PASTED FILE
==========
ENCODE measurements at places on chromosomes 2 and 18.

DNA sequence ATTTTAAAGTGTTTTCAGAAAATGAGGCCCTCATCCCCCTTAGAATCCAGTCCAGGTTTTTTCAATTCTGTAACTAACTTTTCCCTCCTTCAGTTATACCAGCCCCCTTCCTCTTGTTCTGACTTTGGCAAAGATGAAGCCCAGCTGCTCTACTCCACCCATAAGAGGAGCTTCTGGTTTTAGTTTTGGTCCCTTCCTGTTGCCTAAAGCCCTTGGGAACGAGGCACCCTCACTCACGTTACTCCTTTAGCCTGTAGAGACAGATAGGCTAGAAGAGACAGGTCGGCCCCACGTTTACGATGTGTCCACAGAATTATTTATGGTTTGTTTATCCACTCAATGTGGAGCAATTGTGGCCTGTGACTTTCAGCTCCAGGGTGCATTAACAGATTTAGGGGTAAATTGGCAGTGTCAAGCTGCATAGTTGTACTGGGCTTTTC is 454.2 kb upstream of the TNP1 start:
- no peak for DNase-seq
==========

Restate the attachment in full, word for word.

ENCODE measurements at places on chromosomes 2 and 18.

DNA sequence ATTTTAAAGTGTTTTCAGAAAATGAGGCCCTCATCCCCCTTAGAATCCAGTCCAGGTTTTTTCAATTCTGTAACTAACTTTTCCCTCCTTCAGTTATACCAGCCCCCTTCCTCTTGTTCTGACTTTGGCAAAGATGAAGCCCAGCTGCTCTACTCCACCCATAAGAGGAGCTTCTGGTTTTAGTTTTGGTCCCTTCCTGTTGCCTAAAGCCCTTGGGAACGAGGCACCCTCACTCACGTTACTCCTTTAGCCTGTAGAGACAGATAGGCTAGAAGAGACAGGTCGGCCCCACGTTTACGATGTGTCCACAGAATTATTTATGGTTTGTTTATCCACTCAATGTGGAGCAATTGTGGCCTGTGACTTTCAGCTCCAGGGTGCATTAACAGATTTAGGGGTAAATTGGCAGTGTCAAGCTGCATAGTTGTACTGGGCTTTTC is 454.2 kb upstream of the TNP1 start:
- no peak for DNase-seq